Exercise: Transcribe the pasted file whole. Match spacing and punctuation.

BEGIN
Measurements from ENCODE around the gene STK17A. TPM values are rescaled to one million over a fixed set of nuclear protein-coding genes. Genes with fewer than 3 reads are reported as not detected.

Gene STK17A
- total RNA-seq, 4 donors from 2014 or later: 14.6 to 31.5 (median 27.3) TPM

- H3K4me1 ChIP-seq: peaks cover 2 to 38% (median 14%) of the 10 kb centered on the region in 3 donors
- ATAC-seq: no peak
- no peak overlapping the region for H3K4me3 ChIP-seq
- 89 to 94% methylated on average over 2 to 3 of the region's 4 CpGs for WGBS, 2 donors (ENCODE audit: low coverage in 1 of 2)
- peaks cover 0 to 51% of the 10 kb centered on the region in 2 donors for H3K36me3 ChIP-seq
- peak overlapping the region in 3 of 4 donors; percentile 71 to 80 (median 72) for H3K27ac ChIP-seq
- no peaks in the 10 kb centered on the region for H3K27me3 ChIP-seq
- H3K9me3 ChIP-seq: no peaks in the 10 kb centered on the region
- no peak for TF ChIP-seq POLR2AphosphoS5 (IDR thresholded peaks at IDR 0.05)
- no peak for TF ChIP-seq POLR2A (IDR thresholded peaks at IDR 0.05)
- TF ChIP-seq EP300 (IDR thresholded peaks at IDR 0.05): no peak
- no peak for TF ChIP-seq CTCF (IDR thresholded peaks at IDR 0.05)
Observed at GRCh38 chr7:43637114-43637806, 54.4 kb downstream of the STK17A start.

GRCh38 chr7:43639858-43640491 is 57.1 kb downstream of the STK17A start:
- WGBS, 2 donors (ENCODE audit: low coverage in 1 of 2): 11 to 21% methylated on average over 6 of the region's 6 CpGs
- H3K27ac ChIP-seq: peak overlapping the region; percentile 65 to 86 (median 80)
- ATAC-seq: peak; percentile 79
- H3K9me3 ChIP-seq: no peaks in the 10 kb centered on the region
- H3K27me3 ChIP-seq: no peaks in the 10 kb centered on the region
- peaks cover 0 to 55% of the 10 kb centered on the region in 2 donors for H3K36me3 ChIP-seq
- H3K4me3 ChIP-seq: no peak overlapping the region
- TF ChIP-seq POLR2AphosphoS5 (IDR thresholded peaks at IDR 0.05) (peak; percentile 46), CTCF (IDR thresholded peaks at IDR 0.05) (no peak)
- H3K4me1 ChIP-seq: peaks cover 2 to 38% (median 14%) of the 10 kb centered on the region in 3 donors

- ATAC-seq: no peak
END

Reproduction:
Measurements from ENCODE around the gene STK17A. TPM values are rescaled to one million over a fixed set of nuclear protein-coding genes. Genes with fewer than 3 reads are reported as not detected.

Gene STK17A
- total RNA-seq, 4 donors from 2014 or later: 14.6 to 31.5 (median 27.3) TPM

- H3K4me1 ChIP-seq: peaks cover 2 to 38% (median 14%) of the 10 kb centered on the region in 3 donors
- ATAC-seq: no peak
- no peak overlapping the region for H3K4me3 ChIP-seq
- 89 to 94% methylated on average over 2 to 3 of the region's 4 CpGs for WGBS, 2 donors (ENCODE audit: low coverage in 1 of 2)
- peaks cover 0 to 51% of the 10 kb centered on the region in 2 donors for H3K36me3 ChIP-seq
- peak overlapping the region in 3 of 4 donors; percentile 71 to 80 (median 72) for H3K27ac ChIP-seq
- no peaks in the 10 kb centered on the region for H3K27me3 ChIP-seq
- H3K9me3 ChIP-seq: no peaks in the 10 kb centered on the region
- no peak for TF ChIP-seq POLR2AphosphoS5 (IDR thresholded peaks at IDR 0.05)
- no peak for TF ChIP-seq POLR2A (IDR thresholded peaks at IDR 0.05)
- TF ChIP-seq EP300 (IDR thresholded peaks at IDR 0.05): no peak
- no peak for TF ChIP-seq CTCF (IDR thresholded peaks at IDR 0.05)
Observed at GRCh38 chr7:43637114-43637806, 54.4 kb downstream of the STK17A start.

GRCh38 chr7:43639858-43640491 is 57.1 kb downstream of the STK17A start:
- WGBS, 2 donors (ENCODE audit: low coverage in 1 of 2): 11 to 21% methylated on average over 6 of the region's 6 CpGs
- H3K27ac ChIP-seq: peak overlapping the region; percentile 65 to 86 (median 80)
- ATAC-seq: peak; percentile 79
- H3K9me3 ChIP-seq: no peaks in the 10 kb centered on the region
- H3K27me3 ChIP-seq: no peaks in the 10 kb centered on the region
- peaks cover 0 to 55% of the 10 kb centered on the region in 2 donors for H3K36me3 ChIP-seq
- H3K4me3 ChIP-seq: no peak overlapping the region
- TF ChIP-seq POLR2AphosphoS5 (IDR thresholded peaks at IDR 0.05) (peak; percentile 46), CTCF (IDR thresholded peaks at IDR 0.05) (no peak)
- H3K4me1 ChIP-seq: peaks cover 2 to 38% (median 14%) of the 10 kb centered on the region in 3 donors

- ATAC-seq: no peak